Using advanced mathematical analysis, we were able to measure the extent to which each tweet represented belief-speaking and fact-speaking, and how the two trended over time.
Our analysis first considered the long-term trend of belief-speaking and fact-speaking. We found that for both parties, both belief-speaking and fact-speaking increased considerably after Trump’s election in 2016. This may reflect the fact that topics concerning misinformation and “fake news” became particularly prominent after 2016 and may have resulted in opposing claims and corrections – involving belief-speaking and fact-speaking, respectively.
When we related the content of tweets to the quality of news sources they linked to, we found a striking asymmetry between the two parties and the honesty components. We used the news ratings agency NewsGuard to ascertain the quality of a domain being shared in a tweet. NewsGuard rates the trustworthiness of news domains on a 100-point scale based on established journalistic criteria, such as differentiating between news and opinion, regularly publishing corrections, and so on, without fact-checking individual items of content.
We find that for both parties, the more a tweet expresses fact-speaking, the more likely it is to point to a trustworthy domain.
By contrast, for belief-speaking we observed little effect on the trustworthiness of sources in tweets by Democratic members of Congress. There was, however, a striking association between belief-speaking and low trustworthiness of sources for Republicans: A 10% increase in belief-speaking was associated with a 12.8-point decrease in the quality of cited sources.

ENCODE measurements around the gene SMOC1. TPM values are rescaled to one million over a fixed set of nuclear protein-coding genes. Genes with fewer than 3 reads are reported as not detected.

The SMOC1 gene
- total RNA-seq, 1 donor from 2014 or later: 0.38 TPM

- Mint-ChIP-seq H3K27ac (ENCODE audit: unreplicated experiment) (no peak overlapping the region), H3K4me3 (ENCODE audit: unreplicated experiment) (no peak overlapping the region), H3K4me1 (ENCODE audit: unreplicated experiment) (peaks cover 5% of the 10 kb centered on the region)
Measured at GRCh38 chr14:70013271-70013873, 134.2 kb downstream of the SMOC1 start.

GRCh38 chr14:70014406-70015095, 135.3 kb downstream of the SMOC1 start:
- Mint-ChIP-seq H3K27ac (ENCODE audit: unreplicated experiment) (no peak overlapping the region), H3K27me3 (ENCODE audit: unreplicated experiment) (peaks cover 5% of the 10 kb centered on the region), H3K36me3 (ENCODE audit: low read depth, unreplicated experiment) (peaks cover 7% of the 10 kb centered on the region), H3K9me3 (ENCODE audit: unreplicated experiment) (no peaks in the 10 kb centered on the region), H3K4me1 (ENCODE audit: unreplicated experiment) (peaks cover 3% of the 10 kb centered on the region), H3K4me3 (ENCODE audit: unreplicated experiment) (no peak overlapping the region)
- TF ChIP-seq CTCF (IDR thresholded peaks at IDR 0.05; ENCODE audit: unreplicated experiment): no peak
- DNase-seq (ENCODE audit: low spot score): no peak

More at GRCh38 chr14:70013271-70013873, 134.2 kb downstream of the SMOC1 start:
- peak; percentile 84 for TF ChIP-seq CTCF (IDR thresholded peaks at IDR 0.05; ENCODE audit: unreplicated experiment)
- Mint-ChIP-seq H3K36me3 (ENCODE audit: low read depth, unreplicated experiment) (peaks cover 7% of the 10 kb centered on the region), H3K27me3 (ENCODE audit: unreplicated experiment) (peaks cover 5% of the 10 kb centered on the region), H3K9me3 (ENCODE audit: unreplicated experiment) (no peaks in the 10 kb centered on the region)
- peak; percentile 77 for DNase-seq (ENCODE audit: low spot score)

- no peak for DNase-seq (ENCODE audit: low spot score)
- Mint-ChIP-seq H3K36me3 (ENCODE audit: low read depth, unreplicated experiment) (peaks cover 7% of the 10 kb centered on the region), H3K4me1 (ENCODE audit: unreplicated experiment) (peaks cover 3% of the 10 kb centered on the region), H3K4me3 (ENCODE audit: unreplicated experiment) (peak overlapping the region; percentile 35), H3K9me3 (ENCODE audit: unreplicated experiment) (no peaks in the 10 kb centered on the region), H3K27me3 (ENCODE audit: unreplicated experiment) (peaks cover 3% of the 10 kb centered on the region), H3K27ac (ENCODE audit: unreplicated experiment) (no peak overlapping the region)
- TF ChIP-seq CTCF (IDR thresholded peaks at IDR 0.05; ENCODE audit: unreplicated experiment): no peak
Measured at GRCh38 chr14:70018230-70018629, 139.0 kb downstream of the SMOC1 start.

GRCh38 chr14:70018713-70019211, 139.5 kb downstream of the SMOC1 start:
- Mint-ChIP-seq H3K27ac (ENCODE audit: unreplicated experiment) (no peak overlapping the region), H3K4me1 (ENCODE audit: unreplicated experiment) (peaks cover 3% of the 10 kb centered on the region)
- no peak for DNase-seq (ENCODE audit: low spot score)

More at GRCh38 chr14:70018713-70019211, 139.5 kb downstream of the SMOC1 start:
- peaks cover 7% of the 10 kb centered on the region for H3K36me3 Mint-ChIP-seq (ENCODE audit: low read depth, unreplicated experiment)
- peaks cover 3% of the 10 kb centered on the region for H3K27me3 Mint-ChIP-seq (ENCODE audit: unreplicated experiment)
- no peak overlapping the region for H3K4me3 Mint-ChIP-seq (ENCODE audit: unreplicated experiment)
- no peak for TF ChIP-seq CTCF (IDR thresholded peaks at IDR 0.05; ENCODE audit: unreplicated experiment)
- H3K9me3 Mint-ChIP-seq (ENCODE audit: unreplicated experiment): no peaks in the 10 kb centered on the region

The findings illustrate that misinformation can be linked to a unique conception of honesty that emphasises sincerity over accuracy, and which appears to be used by Republicans – but not Democrats – as a gateway to sharing low-quality information.
Why does this happen? Another aspect of our results hints at an answer. We found that belief-speaking is particularly associated with negative emotions. So if Republican politicians want to use negative emotional language to criticise Democrats, this goal might be more readily achieved by sharing low-quality information because high-quality domains tend to be less derogatory of the main parties.
Finally, we also found that the voting patterns during the 2020 presidential election in their home state were not associated with the quality of news being shared by members of Congress. One interpretation of this result is that politicians do not pay a price at the ballot box for misleading the public. This may be linked to their convincing use of belief-speaking, which large segments of the public consider to be a marker of honesty.
By Stephan Lewandowsky and Jana Lasser for The Conversation